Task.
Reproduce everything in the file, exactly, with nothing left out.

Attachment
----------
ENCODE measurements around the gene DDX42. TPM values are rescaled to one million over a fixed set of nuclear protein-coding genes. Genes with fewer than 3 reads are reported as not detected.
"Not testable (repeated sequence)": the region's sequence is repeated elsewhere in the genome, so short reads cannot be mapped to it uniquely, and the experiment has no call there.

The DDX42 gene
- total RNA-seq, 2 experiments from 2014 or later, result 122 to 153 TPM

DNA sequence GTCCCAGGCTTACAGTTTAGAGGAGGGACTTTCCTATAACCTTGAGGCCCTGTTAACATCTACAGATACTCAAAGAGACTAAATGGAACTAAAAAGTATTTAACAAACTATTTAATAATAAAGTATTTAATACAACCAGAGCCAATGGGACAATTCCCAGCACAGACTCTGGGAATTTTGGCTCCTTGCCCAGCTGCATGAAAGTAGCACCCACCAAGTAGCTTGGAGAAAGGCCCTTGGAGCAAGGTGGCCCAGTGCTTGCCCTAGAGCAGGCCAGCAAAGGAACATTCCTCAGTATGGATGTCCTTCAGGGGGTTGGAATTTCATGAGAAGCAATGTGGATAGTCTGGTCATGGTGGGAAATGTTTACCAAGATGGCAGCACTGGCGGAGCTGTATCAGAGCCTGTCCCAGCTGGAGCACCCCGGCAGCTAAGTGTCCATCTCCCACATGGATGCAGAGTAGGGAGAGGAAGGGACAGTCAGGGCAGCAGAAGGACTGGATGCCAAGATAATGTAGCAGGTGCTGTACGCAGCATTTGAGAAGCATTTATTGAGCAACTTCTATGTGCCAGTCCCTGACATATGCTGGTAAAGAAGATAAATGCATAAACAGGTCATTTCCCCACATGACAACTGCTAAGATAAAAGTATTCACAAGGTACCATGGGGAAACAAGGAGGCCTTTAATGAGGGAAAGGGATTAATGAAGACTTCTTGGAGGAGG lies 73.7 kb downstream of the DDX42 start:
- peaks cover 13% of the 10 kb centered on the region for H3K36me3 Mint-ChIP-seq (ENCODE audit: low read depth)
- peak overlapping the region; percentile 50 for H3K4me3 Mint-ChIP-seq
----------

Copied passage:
ENCODE measurements around the gene DDX42. TPM values are rescaled to one million over a fixed set of nuclear protein-coding genes. Genes with fewer than 3 reads are reported as not detected.
"Not testable (repeated sequence)": the region's sequence is repeated elsewhere in the genome, so short reads cannot be mapped to it uniquely, and the experiment has no call there.

The DDX42 gene
- total RNA-seq, 2 experiments from 2014 or later, result 122 to 153 TPM

DNA sequence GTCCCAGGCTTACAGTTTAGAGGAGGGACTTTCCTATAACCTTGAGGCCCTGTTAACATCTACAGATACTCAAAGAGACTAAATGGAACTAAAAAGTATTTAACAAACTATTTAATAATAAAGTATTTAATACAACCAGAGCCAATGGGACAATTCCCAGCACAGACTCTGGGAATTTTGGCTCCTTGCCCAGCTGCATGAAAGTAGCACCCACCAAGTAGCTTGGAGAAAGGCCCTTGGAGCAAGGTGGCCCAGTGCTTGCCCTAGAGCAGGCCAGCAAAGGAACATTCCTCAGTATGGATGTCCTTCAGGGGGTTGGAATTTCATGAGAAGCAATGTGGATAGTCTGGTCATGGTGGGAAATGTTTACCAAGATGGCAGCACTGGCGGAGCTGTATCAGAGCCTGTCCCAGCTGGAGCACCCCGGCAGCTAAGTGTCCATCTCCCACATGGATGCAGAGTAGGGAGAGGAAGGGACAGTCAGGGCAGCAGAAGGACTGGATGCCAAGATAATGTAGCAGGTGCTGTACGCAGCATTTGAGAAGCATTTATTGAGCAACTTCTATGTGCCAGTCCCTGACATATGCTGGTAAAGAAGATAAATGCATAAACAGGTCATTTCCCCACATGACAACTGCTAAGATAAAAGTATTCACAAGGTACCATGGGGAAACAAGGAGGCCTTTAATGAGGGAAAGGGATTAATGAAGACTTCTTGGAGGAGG lies 73.7 kb downstream of the DDX42 start:
- peaks cover 13% of the 10 kb centered on the region for H3K36me3 Mint-ChIP-seq (ENCODE audit: low read depth)
- peak overlapping the region; percentile 50 for H3K4me3 Mint-ChIP-seq